A review of THE SECRET LIFE OF THE PENCIL
I love pencils. If you’re reading this, odds are you do too. And one of the great joys that many pencil enthusiasts share is an admiration for the unassuming elegance of our tool of choice. Whether it’s candid workstation shots from a fellow scribbler on Instagram or the best pencil romance shots a cell phone can create in an online stationery group such as the Erasable Podcast Community on Facebook, looking at pencils–actually seeing them in action–plays a big role in our hobby. Because of this appreciation of pencil aesthetics, I was thrilled to receive a review copy of Alex Hammond & Mike Tinney’s The Secret Life of the Pencil: Great Creatives and their Pencils, a compendium of some of the most enjoyable pencil photography I’ve seen published in one place.
How can a 16th century writing utensil still captivate us all these lifetimes after its invention? The book is an attempt to offer answers to that question by documenting the magic of (mostly) wood and (mostly) graphite in words and pictures. The book has three main sections: an introduction by William Boyd, a collection of pencil photographs, and a 30-page portion at the end containing brief interviews with over 20 creatives who favor pencils.
The introduction by Boyd, an author whose first ten novels were drafted longhand in pencil, sets the tone for the book. I found myself nodding in agreement when in a candid moment he reflected on his own tendency to purchase new pencils for which he has no immediate need. His conclusion: his pursuit of better pencils is part of his pursuit of a better self: “…it is because only with a pencil can you really establish what your true handwriting is like….Your sense of yourself, as reflected in your handwriting–which is unique, after all–is best defined by a pencil. Your pencil–in a very real way–is you.” These lines resonated with me, even as they put me in the mindset to examine the photographs that follow not just as beautiful images of simple tools but as an act of biographical documentation as well.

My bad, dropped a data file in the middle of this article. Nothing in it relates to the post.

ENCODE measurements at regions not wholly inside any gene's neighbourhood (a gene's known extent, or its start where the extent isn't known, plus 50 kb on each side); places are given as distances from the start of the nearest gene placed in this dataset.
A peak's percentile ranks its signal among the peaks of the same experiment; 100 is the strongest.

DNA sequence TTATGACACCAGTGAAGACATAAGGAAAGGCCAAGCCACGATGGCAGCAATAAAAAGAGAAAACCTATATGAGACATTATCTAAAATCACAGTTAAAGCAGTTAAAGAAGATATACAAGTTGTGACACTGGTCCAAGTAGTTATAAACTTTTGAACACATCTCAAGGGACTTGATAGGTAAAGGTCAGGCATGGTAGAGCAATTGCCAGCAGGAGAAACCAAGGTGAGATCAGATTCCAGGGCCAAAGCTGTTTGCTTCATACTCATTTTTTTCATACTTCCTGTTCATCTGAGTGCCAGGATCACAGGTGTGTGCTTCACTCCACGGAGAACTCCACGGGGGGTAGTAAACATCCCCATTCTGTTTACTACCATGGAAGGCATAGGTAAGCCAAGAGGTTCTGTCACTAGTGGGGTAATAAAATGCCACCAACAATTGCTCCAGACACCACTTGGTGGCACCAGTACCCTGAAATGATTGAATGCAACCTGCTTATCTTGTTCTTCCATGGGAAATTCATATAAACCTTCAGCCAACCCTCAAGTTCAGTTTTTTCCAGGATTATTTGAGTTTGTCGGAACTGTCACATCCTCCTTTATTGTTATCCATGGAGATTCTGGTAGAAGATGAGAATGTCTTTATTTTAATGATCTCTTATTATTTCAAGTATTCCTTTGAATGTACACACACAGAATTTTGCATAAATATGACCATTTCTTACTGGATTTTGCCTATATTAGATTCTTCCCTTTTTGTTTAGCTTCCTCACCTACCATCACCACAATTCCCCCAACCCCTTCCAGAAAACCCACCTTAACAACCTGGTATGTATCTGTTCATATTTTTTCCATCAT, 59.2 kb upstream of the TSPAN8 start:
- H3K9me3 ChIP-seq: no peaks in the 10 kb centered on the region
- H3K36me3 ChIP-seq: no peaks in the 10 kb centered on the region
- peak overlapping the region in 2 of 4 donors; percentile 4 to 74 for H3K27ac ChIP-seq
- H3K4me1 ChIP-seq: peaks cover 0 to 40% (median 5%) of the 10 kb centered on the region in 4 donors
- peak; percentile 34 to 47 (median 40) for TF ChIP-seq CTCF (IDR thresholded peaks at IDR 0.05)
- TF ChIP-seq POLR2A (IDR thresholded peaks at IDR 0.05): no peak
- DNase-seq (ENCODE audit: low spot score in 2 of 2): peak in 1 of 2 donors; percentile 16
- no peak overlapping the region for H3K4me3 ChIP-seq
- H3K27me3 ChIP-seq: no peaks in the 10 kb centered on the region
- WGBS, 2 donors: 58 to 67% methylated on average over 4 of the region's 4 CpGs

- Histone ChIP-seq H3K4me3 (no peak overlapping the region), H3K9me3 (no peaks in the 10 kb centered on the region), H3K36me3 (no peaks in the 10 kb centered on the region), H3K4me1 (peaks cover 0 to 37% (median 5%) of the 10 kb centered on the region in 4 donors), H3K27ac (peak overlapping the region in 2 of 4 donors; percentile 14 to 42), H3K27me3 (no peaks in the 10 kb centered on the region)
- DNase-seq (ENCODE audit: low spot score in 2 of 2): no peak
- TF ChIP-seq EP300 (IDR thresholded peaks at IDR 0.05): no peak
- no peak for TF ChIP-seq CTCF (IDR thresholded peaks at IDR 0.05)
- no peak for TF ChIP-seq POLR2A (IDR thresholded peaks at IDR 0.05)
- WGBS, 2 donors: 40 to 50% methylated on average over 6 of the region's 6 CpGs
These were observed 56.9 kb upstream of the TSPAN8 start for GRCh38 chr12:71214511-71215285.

And the photos are spectacular, figuratively and literally. From the knife sharpened pencils of creators such as David Bailey and Julia Quenzler to the simple yellow pencil ensconced in a beautiful brass extender belonging Thomas Heatherwick, the photos are striking, even as they convey something about the person who uses them. And don’t all tools tell tales about us as a culture? About what we value, about how we approach our work, about the care we put into creation? For me, the answer rings a clear yes, and that’s what these photos capture: pencils yes, but also biography, also values.
(Note: Rather than poorly recreating the photos contained in the book here, I suggest you pop over to LeadFast’s post about the book, which contains some great images.)
The book closes with a collection of interviews with creators whose creative processes prominently feature pencils. Unexpectedly, I found myself drawn in by these short narrative vignettes. Even when I didn’t know the author or artist being interviewed, reading their thoughts on their own work with pencils, some of which is featured alongside their interviews, was a treat.
Sound like your kind of scene? The Secret Life of the Pencil is worth a look and is available from C.W. Pencil Enterprise for $15.00.